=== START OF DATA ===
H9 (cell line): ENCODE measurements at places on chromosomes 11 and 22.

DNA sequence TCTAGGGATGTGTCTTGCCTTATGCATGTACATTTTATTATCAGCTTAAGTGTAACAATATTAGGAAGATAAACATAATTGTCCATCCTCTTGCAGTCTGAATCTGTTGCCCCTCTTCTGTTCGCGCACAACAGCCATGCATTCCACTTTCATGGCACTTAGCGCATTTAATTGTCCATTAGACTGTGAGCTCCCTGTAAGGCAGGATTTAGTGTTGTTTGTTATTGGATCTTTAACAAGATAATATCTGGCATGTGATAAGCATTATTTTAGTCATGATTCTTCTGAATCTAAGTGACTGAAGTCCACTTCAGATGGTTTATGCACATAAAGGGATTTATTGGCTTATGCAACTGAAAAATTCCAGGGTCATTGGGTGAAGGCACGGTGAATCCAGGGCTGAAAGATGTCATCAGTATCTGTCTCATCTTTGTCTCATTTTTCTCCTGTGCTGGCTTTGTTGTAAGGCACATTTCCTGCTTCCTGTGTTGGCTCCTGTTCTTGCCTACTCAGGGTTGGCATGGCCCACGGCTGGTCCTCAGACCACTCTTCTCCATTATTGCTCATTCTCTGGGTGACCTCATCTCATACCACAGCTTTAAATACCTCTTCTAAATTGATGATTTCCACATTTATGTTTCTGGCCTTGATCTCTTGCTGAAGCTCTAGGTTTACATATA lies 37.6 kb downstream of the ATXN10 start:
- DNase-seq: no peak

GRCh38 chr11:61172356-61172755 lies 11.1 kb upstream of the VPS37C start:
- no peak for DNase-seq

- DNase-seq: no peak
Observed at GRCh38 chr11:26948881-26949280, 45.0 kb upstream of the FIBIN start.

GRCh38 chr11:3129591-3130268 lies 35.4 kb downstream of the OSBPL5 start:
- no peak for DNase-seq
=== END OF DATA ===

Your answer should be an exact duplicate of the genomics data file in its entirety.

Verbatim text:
H9 (cell line): ENCODE measurements at places on chromosomes 11 and 22.

DNA sequence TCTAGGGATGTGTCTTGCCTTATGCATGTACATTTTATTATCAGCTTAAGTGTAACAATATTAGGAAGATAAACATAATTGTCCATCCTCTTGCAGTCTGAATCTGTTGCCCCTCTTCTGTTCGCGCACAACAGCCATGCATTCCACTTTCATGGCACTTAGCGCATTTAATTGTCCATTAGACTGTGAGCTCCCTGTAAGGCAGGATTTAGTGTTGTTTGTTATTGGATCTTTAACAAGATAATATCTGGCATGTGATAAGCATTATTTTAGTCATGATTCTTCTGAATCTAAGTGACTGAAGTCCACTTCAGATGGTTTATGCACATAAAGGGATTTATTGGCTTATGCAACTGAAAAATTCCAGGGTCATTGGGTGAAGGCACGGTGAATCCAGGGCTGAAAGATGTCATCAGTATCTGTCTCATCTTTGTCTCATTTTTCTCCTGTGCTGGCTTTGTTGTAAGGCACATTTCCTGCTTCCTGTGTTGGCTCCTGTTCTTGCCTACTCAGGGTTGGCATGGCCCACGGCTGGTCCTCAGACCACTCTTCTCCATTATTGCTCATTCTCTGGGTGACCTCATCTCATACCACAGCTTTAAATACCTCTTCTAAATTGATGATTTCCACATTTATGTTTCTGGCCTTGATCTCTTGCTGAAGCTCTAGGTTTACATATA lies 37.6 kb downstream of the ATXN10 start:
- DNase-seq: no peak

GRCh38 chr11:61172356-61172755 lies 11.1 kb upstream of the VPS37C start:
- no peak for DNase-seq

- DNase-seq: no peak
Observed at GRCh38 chr11:26948881-26949280, 45.0 kb upstream of the FIBIN start.

GRCh38 chr11:3129591-3130268 lies 35.4 kb downstream of the OSBPL5 start:
- no peak for DNase-seq